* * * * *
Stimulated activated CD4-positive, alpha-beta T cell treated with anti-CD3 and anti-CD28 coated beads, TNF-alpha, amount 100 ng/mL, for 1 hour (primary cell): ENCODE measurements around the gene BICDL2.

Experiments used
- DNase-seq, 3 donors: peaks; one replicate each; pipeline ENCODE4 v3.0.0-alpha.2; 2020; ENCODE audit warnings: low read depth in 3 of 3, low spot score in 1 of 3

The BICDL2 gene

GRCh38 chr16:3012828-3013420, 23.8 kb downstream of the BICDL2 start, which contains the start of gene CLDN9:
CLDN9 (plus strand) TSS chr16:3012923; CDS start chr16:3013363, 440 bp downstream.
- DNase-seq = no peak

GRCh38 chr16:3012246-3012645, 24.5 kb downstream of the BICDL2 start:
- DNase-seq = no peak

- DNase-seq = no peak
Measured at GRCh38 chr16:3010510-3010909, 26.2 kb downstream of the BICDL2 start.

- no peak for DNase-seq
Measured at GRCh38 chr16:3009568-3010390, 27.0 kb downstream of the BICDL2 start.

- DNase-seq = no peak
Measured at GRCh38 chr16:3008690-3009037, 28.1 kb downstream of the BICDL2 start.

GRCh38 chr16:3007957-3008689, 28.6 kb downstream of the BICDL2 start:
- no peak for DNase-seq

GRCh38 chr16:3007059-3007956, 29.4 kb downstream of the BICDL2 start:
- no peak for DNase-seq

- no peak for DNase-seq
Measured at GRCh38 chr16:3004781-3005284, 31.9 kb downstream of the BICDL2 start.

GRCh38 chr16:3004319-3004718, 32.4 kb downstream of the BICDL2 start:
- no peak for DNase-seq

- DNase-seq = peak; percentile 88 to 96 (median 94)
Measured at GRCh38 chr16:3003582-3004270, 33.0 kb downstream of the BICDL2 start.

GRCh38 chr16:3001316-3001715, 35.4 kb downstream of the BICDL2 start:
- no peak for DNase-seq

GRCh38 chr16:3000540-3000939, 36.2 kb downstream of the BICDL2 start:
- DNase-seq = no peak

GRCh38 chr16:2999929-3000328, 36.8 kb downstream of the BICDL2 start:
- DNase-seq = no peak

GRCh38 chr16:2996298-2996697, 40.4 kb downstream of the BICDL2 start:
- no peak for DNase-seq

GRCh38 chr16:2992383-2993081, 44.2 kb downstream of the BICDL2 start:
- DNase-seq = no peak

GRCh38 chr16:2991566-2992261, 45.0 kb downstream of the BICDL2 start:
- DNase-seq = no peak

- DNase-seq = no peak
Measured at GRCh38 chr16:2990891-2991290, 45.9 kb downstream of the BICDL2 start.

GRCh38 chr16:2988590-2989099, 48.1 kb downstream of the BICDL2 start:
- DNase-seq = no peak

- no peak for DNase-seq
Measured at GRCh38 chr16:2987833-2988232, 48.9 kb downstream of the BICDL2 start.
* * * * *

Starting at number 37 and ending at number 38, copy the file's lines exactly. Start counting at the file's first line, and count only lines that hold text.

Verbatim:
- DNase-seq = no peak

- DNase-seq = no peak